Substitution Bias and External Validity: Why an Innovative Anti-poverty Program Showed no Net Impact
AbstractThe net impact of development interventions can depend on the availability of close substitutes to the intervention. We analyze a randomized trial of an innovative anti-poverty program in South India which provides “ultra-poor” households with inputs to create a new, sustainable livelihood. We find no statistically significant evidence of lasting net impact on consumption, income or asset accumulation. Instead, income from the new livelihood substituted for earnings from wage labor. A very similar intervention made a large difference elsewhere in South Asia, however, where wage labor alternatives were less compelling. The analysis highlights the roles of substitution bias and dropout bias in shaping evaluation results and delimiting external validity.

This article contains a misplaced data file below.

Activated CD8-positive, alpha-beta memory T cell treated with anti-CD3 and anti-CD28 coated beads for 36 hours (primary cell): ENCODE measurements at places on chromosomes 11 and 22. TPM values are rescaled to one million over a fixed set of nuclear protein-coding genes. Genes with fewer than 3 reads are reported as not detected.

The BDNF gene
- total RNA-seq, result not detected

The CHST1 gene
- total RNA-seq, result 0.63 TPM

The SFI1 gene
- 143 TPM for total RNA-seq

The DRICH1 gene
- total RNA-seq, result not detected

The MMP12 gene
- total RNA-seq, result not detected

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Bibliographic InfoPaper provided by Center for Economic Institutions, Institute of Economic Research, Hitotsubashi University in its series CEI Working Paper Series with number 2013-03.
Length: 57, 14 p.
Date of creation: Jul 2013
Date of revision:
Find related papers by JEL classification:
- O1 - Economic Development, Technological Change, and Growth - - Economic Development
- J2 - Labor and Demographic Economics - - Demand and Supply of Labor
- C1 - Mathematical and Quantitative Methods - - Econometric and Statistical Methods and Methodology: General
- I3 - Health, Education, and Welfare - - Welfare, Well-Being, and Poverty
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